Abstract

Introduction: AML with multilineage dysplasia (MLD) are included in the WHO subset of "AML with myelodysplasia-related changes" (AML-MRC), together with AML arising from previous MDS or AML with MDS-related cytogenetic abnormalities. In the WHO classification, MLD is defined by dysplasia in at least 50% of the cells in at least two bone marrow (BM) myeloid cell lines. On the other hand, some genetically defined AML subgroups are specifically associated with morphologic changes, but close correlations do not exist for most of these entities. We searched for correlations between BM dysplasia and molecular aberrations in de novo AML patients included in 2 ALFA clinical trials

Methods: BM cytomorphology was retrospectively reassessed in 192 patients with de novo AML (excluding CBF-AML), aged 18 to 70 enrolled in ALFA-0702 (n=123) and ALFA-0701 (n=69) clinical trials in 5 centers. 4 distinct morphologists performed the analysis from BM smears. Dysmegakaryopoiesis (DM), dyserythropoiesis (DE) and dysgranulopoiesis (DG) were quantified (respectively on 30, 200 and 200 cells) using 22 criteria designed by GFHC, which allow better evaluation of cytoplasmic and nuclear dysplasia in all BM lineages. Dysplasia was also evaluated using WHO criteria. NPM1, FLT3, MLL, CEBPA, IDH1, IDH2, WT1, DNMT3A, RUNX1, TET2 and ASXL1 gene mutations and EVI1 gene overexpression were detected by standard methods, as previously published (Renneville et al. Oncotarget 2014).

Results: In the 192 patients analyzed, the incidence of molecular abnormalities was: MLL-PTD 5% (8/155), NPM1 31% (52/170), FLT3-TKD 9% (15/171), FLT3-ITD 19% (34/171), CEBPA double mutated (CEBPA-dm)11% (17/152), EVI1 overexpression 11% (17/152), IDH1 R132 9% (14/146), IDH2 R140 6% (10/159), IDH2 R172 2% (2/92), RUNX1 8% (6/67), DNMT3A 26% (11/43), TET2 12% (5/43) and ASXL1 7% (4/62). DG, DE and DM was evaluable in 59%, 83% and 85% of the patients, respectively. WHO-MLD was identified in 43/192 (22%) patients, and was not significantly associated with any genetic marker, even in AML with normal karyotype (Table 1). On the other hand, when using GFHC criteria, we observed in NPM1 mutated patients a higher % of bi-tri or multi nucleated megakaryocytes (25% vs 10%, p=0.03), of cytoplasmic DG (74% vs 58%, p=0.03); and more dysplasia in other cell lines including eosinophils, basophils, mastocytes, monocytes (p=0.008). In CEBPA-dm patients, lower % of global DG (21% vs 54%, p=0.04) was seen. In EVI1 overexpressing patients, we found a higher % of global DM, of micromegacaryocytes and of hypolobulated megacaryocytes (80% vs 31%, p=0.01; 18% vs 2%, p=0.01 and 19% vs 6%, p=0.001 respectively). In DNMT3A mutated patients, we observed a lower % of bi-tri or multi nucleated megakaryocytes (2% vs 28%, p=0.01) and a higher % of nuclear and cytoplasmic DG (21% vs 2%, p=0.005 and 1.2% vs 0%, p=0.03, respectively). In TET2 mutated patients, we observed less defects in nuclear segmentation and a higher % of abnormal chromatin condensation in granulocytes (1% vs 9%, p=0.02 and 6% vs 0%, p=0.008, respectively).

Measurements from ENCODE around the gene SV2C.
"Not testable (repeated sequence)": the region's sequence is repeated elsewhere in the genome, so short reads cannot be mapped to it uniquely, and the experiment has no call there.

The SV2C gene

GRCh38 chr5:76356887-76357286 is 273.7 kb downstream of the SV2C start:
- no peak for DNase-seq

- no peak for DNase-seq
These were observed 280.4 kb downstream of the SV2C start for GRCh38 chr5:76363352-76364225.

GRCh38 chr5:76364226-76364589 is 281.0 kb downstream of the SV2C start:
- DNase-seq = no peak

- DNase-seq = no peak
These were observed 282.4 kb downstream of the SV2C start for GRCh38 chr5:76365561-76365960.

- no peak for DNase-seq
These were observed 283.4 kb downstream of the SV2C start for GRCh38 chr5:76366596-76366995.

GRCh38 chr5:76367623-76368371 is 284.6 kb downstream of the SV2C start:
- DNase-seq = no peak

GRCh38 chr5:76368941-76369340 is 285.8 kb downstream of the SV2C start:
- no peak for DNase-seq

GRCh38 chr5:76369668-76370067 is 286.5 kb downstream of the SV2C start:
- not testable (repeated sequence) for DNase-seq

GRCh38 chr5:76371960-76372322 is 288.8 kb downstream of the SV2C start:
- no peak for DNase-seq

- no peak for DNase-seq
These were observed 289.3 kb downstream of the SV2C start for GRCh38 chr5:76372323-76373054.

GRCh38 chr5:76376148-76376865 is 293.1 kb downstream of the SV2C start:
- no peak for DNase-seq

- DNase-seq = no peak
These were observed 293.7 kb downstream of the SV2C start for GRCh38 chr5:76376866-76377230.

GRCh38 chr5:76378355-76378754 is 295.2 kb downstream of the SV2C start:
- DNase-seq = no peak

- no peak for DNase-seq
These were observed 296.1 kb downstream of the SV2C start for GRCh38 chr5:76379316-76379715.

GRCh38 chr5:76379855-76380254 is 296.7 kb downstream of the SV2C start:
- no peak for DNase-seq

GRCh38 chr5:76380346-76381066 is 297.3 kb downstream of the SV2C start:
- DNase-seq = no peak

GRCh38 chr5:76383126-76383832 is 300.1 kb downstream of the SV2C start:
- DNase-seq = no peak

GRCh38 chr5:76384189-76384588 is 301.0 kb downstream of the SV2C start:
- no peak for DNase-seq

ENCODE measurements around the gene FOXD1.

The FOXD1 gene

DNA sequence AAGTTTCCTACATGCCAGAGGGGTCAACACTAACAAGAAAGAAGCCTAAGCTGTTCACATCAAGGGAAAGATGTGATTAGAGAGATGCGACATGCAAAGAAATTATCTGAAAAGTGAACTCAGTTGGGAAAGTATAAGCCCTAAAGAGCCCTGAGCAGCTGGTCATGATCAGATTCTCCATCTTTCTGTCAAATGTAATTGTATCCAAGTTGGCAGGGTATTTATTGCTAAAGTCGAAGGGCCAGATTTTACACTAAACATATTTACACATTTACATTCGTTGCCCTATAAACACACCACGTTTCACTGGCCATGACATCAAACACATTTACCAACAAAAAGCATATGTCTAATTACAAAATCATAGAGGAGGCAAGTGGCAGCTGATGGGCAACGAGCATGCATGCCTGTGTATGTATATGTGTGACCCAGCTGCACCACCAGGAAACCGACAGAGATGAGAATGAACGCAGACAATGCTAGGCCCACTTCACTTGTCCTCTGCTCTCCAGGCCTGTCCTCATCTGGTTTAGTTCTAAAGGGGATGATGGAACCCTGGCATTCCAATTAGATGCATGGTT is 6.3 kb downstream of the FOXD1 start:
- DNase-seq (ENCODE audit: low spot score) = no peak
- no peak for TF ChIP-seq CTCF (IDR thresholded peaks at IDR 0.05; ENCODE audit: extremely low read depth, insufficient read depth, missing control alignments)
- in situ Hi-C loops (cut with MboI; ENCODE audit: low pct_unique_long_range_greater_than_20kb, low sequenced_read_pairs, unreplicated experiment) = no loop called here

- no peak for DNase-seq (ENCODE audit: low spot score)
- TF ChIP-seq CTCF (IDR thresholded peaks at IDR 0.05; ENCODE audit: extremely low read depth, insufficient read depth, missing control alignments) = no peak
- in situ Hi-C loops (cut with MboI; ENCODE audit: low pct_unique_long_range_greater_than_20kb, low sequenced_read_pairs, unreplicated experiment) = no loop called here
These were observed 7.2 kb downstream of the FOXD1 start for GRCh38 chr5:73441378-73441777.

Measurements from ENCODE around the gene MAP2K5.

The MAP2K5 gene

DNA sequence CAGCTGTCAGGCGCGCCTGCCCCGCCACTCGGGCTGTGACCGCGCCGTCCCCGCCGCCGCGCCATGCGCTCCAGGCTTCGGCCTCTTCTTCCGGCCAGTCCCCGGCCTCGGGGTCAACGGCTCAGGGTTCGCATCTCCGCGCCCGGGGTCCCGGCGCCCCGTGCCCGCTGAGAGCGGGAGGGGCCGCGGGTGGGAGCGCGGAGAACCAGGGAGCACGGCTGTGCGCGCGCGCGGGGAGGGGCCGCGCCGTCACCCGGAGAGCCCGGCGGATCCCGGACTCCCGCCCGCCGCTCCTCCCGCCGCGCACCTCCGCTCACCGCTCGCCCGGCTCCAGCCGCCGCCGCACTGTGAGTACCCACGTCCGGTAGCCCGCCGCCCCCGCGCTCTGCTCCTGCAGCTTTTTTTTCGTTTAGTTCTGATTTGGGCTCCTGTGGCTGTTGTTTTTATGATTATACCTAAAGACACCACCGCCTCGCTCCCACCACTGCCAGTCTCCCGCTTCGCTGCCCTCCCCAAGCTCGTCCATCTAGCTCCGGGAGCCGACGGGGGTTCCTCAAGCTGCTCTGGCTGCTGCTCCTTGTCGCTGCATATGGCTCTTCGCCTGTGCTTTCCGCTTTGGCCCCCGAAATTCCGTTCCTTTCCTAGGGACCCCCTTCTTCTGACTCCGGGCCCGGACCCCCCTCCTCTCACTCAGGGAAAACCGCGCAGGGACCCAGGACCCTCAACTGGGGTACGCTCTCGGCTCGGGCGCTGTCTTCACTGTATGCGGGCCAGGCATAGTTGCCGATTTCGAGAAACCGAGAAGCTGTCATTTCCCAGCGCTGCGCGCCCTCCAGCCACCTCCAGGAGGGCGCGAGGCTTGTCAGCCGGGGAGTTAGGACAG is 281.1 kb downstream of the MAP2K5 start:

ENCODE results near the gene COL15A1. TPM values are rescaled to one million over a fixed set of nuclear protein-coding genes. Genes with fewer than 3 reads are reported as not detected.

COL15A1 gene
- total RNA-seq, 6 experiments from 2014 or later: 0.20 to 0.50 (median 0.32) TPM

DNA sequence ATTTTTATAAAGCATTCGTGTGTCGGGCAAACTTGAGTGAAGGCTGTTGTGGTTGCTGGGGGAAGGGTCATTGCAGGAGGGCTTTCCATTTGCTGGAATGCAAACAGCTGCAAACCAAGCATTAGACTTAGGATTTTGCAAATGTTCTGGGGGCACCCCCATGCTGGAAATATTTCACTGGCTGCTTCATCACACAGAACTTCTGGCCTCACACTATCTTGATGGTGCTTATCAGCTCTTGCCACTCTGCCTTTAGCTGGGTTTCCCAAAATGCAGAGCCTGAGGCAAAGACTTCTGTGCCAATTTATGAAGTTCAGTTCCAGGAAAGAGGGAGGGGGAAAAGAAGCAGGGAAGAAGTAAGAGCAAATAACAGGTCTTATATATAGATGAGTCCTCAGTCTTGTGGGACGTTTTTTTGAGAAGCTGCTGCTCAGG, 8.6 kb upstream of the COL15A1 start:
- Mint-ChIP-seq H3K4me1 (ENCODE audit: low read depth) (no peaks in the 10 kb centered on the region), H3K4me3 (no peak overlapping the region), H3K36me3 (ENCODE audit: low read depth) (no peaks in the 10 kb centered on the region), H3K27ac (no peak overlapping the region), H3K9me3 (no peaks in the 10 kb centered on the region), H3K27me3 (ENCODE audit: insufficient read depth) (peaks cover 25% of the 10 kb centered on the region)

Conclusion: Presence of WHO-MLD was not significantly correlated with any genetic subgroup. The 22 BM dysplasia parameters designed by the GFHC were evaluable in a majority of patients, and allowed us to find some specific cytomorphologic features in de novo AML with NPM1, CEBPA-DM, DNMT3A, TET2 mutation, or EVI1 overexpression. Those findings suggest that the definition of MLD may be refined by using more in depth quantification of dysplasia, especially with GFCH parameters. This study will be expanded with the inclusion of whole exome sequencing data (ongoing).

Table 1.

Correlation between MLD, normal karyotype and molecular abnormalities

 % AML-MLD % AML-MLD in AML with normal karyotype 
MLL-PTD 37,5% 29% 
NPM1 25% 28% 
FLT3-TKD 27% 33% 
FLT3-ITD 27% 25% 
CEBPA-dm 0% 0% 
IDH1 R132 21% 18% 
IDH2 R140 10% 0% 
IDH2 R172 0% 0% 
RUNX1 40% 40% 
DNMT3A 0% 0% 
TET2 0% 0% 
ASXL1 25% 50% 
EVI1 24% 0% 
 % AML-MLD % AML-MLD in AML with normal karyotype 
MLL-PTD 37,5% 29% 
NPM1 25% 28% 
FLT3-TKD 27% 33% 
FLT3-ITD 27% 25% 
CEBPA-dm 0% 0% 
IDH1 R132 21% 18% 
IDH2 R140 10% 0% 
IDH2 R172 0% 0% 
RUNX1 40% 40% 
DNMT3A 0% 0% 
TET2 0% 0% 
ASXL1 25% 50% 
EVI1 24% 0% 

Disclosures

Fenaux:Amgen: Honoraria, Research Funding; Janssen: Honoraria, Research Funding; Celgene Corporation: Honoraria, Research Funding; Novartis: Honoraria, Research Funding.

Author notes

*

Asterisk with author names denotes non-ASH members.